Note that, unfortunately, whsmith delivers only in the UK, so this offer is only valid for UK readers…

Now about the snooker

It transpired on social media earlier last week that the Shanghai Masters 2017 was still no certainty, that the deal wasn’t done yet and the entry pack not out. Worldsnooker has since removed the tournament from its “live scores” calendar, so I reckon it’s not going to happen. That the Shanghai Masters disappears is a shame, that the week between 13 and 19 November becomes free would be good news, in my opinion at least. I’m not sure how the top players, who are only human, were supposed to cope with playing in China for the International Championship, next in the Champion of Champions in Coventry, then in China again for the Shanghai Masters, then back to UK for the Northern Ireland Open considering that there isn’t a single “free” day in that schedule. It would not have been just about the hectic traveling, it would also be about how the human body adjusts to time difference and broken sleep patterns.  You can’t realistically expect them to play in every of those tournaments AND to perform at the top of their ability in each. That said there is still a “China Ranking Event” in Worldsnooker Calendar but unless it’s all 128 at the venue, I wonder when the qualifiers could possibly be played, Maybe right after the English Open? Anyway, personally, I hope it’s scratched.

Players are currently in Yushan for the World Open and there have been a few notorious casualties already: Mark Selby, Michael White, Liang Wenbo, Shaun Murphy, Barry Hawkins and Graeme Dott are all out already (*) as the last 32 is starting tomorrow. Apparently the venue and conditions are very good. But the trip to get there is quite long and tiring – it’s a rather remote place – and a number of players arrived without their cue or their luggage. This of course isn’t Worldsnooker fault, but the more connections and different transports are needed, the likelier these incidents become. And there are complaints about the hotel(s) too. Why not stick to big cities, with easy connections? Surely this would allow more fans to come and watch live as well?

(*) Ali Carter, the defending Champion and Ronnie didn’t enter, Judd Trump didn’t qualify.

Ronnie has safely arrived in Beijing

Just a short one as I’m traveling home today from Scunthorpe.

RonnieSuperStar

Super Star Online, the sponsor of the World Seniors Championship and also the sponsor of Ronnie in China, has put a short video on their weibo earlier this morning showing Ronnie in the car, en route to his hotel, and expressing his pleasure to be in China and saying he’s looking forward to the tournament and meeting the Chinese fans.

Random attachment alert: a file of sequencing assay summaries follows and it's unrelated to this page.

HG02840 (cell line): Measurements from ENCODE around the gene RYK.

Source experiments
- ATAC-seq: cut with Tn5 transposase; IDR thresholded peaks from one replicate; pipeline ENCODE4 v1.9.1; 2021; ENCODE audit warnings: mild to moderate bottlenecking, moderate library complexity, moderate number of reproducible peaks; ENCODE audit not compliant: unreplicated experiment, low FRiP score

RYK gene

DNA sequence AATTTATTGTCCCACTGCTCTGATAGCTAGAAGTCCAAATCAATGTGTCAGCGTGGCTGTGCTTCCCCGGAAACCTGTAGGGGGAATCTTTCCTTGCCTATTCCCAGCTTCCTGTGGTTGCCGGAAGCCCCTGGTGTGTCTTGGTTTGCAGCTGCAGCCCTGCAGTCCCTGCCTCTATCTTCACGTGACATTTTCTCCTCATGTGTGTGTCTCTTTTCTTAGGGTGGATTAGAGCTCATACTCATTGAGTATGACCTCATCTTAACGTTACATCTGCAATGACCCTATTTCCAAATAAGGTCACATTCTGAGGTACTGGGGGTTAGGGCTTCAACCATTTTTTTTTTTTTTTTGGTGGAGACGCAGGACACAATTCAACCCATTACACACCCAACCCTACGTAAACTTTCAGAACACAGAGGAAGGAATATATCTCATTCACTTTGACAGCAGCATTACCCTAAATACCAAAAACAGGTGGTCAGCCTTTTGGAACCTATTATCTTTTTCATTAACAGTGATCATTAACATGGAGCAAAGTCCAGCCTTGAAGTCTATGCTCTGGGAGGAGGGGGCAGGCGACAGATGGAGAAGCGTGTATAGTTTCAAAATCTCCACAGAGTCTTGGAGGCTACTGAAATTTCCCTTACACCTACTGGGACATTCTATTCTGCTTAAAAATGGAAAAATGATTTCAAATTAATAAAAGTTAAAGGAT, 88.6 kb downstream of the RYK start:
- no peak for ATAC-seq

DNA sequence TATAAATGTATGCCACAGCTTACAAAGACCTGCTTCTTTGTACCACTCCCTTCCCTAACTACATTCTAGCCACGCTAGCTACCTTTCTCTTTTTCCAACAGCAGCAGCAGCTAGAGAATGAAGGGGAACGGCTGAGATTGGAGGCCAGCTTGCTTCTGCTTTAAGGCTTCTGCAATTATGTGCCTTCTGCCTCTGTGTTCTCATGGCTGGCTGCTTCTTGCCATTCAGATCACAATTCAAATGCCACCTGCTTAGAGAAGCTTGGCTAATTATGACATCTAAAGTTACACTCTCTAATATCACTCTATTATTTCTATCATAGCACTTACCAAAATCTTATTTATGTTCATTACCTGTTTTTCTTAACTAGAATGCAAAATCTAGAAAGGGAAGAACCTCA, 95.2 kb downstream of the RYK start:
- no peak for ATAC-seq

Good news!

In the news in China today …

This article has been published today in the Chinese media

Snooker superstars donate to Chinese welfare

By Chen Boyuan

China.org.cn, October 21, 2016

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Ronnie O’Sullivan confirms his attendance in the snooker International Championship 2016 on Oct. 20, 2016 in Beijing. [Photo by Chen Boyuan / China.org.cn]

International snooker superstars, including Ronnie O’Sullivan, John Higgins and Stephen Maguire, alongside top local players Liang Wenbo and Marco Fu, donated billiards facilities to an art school for Tibetan orphans in the suburb of Beijing on Thursday.

The donation from these elite players supports the effort to promote billiards-related social welfare in China under the plan of a newly established Billiards Fund program operated under the prestigious China Soong Ching Ling Foundation (CSCLF).

English snooker player O’Sullivan donated three million yuan (US$444,868) to the fund which is jointly initiated by China Television Sports and Entertainment Company (CTSE), which operates China Central Television’s CCTV 5 sports channel and Guoyu Media in the city of Daqing.

O’Sullivan encouraged Tibetan students to succeed in life despite their difficulties. He was later joined by Higgins, Maguire and Liang to stage exhibition matches for the students while teaching them basic snooker skills.

O’Sullivan also confirmed his participation in the upcoming snooker International Championship 2016, and took the chance to explain that his absence in the tournament last year was due to personal “fatigue issues,” adding that the China tournament was not the only one he skipped last year. He will also serve as a consultant to help with the tournament’s promotion, according to a statement.

The International Championship in China is one of the most prestigious world ranking events. It immediately became the richest snooker tournament ever staged outside the United Kingdom when it was introduced in 2012 with a top prize of 125,000 British pounds.

Judd Trump won the inaugural title in the city of Chengdu. Home favorite Ding Junhui then won it in 2013, followed by Ricky Walden in 2014. In 2015, the event moved to Daqing for the first time and was won by John Higgins.

Apart from the abovementioned players that made the charity trip, Trump, Neil Robertson, and the current world No. 1 Mark Selby, as well as over 10 Chinese players have confirmed their attendance for the tournament to be held in Daqing from Oct. 23 to 30.